Especially at a young age, many girls are deterred from studying computer science because they are afraid of being labeled a “nerd”. I have heard this from peers who have little experience in computer science but are afraid of the topic before they even know what it entails due to this stereotype. However, I find that when I discuss with peers who have previously taken computer science classes or who have exposure to computing, there are far less people who believe in this stereotype. The key to success in closing the gender gap in computer science is exposure and debunking the stereotypes surrounding computer science starting at a young age.
“I can’t do computer science. It’s not meant for girls, only for boys.”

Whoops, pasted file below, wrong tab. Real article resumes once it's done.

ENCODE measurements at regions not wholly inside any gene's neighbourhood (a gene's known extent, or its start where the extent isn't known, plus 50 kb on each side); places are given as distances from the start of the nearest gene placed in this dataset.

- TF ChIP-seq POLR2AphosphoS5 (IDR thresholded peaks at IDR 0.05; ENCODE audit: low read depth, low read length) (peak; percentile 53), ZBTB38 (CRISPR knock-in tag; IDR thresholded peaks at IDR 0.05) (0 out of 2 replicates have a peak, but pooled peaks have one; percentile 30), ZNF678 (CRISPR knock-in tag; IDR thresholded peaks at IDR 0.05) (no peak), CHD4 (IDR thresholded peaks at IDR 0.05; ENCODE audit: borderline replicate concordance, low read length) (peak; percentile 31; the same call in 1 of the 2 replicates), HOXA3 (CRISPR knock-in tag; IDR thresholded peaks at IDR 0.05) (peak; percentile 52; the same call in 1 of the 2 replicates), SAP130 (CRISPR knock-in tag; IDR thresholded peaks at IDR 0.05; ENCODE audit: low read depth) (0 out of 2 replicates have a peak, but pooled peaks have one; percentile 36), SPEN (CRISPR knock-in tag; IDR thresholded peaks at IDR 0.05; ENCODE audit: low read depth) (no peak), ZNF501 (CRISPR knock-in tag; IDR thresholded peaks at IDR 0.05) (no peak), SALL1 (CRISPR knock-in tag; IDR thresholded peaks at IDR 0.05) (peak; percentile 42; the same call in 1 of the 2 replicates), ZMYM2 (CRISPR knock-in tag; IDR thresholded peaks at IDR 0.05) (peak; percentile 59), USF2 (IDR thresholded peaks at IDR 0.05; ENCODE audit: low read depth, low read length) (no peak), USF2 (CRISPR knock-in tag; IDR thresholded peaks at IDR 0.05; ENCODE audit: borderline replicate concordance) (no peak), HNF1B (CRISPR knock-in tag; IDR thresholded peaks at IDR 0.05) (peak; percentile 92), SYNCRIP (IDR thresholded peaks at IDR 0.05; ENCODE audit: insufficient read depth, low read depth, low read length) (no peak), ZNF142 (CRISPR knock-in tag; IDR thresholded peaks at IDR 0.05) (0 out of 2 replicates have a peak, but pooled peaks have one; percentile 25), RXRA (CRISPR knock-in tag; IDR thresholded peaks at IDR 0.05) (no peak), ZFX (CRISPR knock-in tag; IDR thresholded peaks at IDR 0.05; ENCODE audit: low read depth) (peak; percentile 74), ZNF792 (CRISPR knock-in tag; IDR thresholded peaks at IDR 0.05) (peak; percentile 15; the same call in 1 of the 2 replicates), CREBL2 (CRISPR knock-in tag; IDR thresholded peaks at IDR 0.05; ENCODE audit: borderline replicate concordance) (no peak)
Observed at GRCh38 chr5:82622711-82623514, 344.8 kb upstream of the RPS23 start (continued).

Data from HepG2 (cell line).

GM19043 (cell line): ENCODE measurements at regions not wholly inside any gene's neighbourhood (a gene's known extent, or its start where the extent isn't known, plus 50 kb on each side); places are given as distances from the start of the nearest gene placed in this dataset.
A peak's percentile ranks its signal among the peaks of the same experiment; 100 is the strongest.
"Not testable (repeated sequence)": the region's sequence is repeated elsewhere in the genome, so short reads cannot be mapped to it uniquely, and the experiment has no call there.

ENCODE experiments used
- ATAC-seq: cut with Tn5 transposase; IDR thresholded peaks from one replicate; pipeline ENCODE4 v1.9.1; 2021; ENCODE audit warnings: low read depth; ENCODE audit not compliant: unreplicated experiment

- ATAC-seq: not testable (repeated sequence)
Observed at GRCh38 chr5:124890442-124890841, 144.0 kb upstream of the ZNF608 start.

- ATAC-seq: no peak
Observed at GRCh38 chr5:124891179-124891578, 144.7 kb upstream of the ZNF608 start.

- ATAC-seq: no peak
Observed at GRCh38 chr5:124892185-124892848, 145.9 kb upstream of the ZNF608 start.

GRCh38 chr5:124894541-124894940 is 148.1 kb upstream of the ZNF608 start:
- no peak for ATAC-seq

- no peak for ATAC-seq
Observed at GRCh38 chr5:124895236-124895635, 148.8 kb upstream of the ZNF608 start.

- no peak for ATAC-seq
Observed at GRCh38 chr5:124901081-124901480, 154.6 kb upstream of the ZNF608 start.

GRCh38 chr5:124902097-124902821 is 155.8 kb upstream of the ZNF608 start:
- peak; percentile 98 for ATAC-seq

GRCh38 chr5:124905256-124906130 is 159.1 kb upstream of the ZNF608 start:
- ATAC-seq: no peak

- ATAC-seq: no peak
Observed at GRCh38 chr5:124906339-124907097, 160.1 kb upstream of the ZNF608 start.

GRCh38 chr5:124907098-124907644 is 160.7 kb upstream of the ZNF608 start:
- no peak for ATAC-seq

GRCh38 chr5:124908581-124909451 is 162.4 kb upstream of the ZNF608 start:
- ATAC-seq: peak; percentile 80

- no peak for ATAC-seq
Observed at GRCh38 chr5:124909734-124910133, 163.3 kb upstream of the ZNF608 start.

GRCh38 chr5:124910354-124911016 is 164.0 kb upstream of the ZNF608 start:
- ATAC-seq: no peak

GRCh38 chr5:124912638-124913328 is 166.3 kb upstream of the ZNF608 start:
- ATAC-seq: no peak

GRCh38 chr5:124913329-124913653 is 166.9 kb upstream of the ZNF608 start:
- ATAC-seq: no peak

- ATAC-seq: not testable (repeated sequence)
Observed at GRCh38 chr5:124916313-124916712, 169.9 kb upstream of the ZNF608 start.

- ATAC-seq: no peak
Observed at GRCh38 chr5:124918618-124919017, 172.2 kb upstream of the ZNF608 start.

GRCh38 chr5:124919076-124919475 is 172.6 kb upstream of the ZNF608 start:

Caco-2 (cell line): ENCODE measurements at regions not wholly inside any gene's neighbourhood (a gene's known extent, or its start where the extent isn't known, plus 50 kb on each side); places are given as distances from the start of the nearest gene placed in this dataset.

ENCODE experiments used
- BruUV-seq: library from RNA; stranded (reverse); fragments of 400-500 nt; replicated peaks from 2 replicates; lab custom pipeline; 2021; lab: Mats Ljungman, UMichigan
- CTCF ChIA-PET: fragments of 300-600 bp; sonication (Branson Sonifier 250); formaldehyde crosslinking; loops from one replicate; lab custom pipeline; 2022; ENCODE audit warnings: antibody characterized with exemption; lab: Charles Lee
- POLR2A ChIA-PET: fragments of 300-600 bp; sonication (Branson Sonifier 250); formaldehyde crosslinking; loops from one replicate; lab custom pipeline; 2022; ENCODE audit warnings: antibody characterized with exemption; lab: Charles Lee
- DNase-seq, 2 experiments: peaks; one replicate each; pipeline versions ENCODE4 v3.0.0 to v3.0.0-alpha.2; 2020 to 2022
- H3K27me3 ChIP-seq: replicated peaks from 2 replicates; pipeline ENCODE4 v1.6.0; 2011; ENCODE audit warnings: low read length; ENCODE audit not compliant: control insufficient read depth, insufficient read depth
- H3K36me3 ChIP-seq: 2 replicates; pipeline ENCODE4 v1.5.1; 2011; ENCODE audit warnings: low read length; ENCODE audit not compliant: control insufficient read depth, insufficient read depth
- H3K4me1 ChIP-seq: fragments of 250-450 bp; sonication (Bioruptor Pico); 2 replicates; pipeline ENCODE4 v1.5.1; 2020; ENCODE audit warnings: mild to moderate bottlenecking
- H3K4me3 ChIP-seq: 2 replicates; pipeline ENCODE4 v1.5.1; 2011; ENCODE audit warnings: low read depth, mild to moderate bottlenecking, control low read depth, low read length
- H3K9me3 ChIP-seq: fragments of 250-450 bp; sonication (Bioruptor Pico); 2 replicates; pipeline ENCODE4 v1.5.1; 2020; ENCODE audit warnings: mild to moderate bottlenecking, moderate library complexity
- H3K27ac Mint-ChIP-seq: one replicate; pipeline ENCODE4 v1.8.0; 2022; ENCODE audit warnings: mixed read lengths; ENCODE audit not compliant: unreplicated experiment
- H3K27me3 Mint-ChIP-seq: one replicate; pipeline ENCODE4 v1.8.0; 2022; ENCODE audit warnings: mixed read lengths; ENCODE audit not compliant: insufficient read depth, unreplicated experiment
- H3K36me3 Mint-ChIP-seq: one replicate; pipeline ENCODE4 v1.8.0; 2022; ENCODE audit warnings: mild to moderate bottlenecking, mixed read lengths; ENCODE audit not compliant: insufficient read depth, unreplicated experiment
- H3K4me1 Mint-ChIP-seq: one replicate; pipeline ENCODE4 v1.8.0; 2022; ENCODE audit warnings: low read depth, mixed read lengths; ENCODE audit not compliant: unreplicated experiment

Unfortunately, many young girls without previous exposure to computer science have an inaccurate perspective of the field before they are even introduced to it. This is in part due to the media portrayal of men being surrounded by technology on a daily basis; we often see the stereotypical male glued in front of a giant TV playing video games or on their computers all day, while women are shown trying on makeup or clothes. In this way, the media and pop culture subconsciously ties technology to men and creates this misconception that computer science is not meant for women. However, I can guarantee that women in computer science are equally as powerful as their male counterparts – if not more.
When I am around other students my age and we discuss our interests, sometimes I may be the only girl in the room who is interested in computer science, the rest being boys. It is clear that the 1 in 5 statistic leaks over to all aspects of our society, not just at the professional level. However, having the spotlight is power. One of my close friends, who is studying computer science and represents our school on the robotics team, notes an experience where she took advantage of that spotlight: